By virtue of my day-to-day work as a photographer and organiser, I was in the process of producing a documentary on the creation of Dreyer’s last feature film, the much-debated and little praised Gertrud from 1964. In that connection, I got in touch with Casper Tybjerg, an associate professor, film historian and Dreyer specialist. Having never met Casper before, I of course took the opportunity to ask if he himself owned any Dreyer ‘things’. Perhaps he had a book with a Dreyer dedication in it that he might just be willing to sell to me.
To my great disappointment, Casper told me that he was not a collector at all, which was also the reason why he had said ‘no’ to buying Dreyer’s old desk when it was offered to him a few months previously. WAIT, WHAT?! Forgetting all about the interview I was actually there to do, I immediately asked who had offered him the table. It turned out to be Mouschka Drouzy, daughter of Martin Drouzy, the man behind the book that had caught my twelve-year-old eye in that bookshop more than twenty years ago.
Why won’t she text me back?
When my afternoon with Casper was over, and the interview had been completed despite all distractions, I went straight home and sent a text message to Mouschka Drouzy with lightning speed. I stated, simply and bluntly, that I was willing to crawl over broken glass to be allowed to buy the desk from her. Having sent the text at 20.03, all I could do was to pace the room restlessly until she (hopefully) answered. What seemed like an eternity went by, and many thoughts flew through my head: ‘Why doesn’t she answer? Did I say something in the text that offended her? Was I too eager? Should I send her an email instead?’ Pliiiiiing! Finally, exactly 1 hour and 43 min. later, a text showed up on my screen. Mouschka had sent a reply.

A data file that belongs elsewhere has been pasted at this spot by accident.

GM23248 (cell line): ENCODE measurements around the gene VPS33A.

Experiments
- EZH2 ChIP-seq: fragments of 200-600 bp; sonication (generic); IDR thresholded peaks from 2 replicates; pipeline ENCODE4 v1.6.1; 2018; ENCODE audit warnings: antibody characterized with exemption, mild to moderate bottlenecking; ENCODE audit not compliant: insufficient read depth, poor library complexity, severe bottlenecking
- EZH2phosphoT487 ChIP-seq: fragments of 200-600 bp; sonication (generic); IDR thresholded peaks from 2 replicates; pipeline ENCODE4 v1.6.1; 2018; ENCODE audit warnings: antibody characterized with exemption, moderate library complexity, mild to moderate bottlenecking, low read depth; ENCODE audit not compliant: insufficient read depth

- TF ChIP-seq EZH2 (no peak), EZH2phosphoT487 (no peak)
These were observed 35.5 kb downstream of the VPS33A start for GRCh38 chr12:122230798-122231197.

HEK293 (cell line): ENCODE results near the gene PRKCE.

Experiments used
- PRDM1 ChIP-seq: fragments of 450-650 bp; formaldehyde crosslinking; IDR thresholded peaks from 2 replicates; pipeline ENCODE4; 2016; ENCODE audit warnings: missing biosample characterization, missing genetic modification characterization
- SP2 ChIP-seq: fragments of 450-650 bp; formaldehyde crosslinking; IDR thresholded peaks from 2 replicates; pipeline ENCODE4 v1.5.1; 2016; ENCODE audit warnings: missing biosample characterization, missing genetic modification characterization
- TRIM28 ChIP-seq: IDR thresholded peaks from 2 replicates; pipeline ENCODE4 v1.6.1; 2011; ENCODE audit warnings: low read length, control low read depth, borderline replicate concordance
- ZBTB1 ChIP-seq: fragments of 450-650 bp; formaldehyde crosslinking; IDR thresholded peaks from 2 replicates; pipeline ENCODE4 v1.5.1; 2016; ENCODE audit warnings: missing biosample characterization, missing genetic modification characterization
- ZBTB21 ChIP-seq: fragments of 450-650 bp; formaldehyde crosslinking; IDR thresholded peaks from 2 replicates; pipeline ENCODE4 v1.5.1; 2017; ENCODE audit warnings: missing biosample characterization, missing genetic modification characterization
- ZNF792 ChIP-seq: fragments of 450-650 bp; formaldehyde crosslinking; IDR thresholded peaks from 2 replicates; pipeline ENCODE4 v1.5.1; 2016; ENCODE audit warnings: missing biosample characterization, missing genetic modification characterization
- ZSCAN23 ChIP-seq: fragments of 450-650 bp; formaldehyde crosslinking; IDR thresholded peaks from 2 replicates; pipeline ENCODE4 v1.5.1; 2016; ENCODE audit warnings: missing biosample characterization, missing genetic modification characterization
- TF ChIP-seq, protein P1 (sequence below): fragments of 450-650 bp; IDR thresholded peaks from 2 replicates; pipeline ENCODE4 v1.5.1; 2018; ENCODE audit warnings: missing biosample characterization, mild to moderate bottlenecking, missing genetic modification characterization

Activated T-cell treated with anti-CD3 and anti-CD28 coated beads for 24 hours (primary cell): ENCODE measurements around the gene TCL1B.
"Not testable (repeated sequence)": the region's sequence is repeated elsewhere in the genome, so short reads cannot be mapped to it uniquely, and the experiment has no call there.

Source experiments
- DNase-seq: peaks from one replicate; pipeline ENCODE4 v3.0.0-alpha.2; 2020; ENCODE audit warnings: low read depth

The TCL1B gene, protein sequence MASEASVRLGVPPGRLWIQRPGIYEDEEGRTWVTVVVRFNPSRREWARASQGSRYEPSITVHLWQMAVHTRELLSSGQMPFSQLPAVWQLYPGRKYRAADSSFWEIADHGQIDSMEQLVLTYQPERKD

I skimmed the long message for an answer to my question; would she sell me the desk or not? Without stating so directly, her response clearly indicated that yes, I could buy it. My bliss was assured. Almost. For there was one snag, Mouschka wrote: the desk was currently stored in her grandparents’ old house in Sweden, and what is more, it was kept at the very back of a room filled to the brim with large pieces of furniture. Topping off this litany of challenges to be overcome, she also informed me that it had taken two burly movers several hours to shift around all that furniture. I had to assert, with great self-confidence, that it would be no problem at all for me and a friend to dig out the desk. We had a deal.
On 20 October at 14:00 the rescue mission began. Now, the desk was to be returned to Danish soil. The friend who was supposed to help was eventually replaced by my wife, and with the children safely dropped off at my mother’s, we set out on the Øresund train up through Scania and Halland, to Halmstad in southern Sweden. Here we were picked up by Mouschka in her red van and travelled on through hilly landscapes, into fairy-tale moss-covered forests, across rippling streams, all the way to an old and dilapidated wooden house on top of a hill, set in a pure idyll overlooking a large lake. Here, a major venture of modern archaeology was to be set in motion: the excavation of what for me corresponded to the tomb of Tutankamun: Carl Th. Dreyer’s old desk.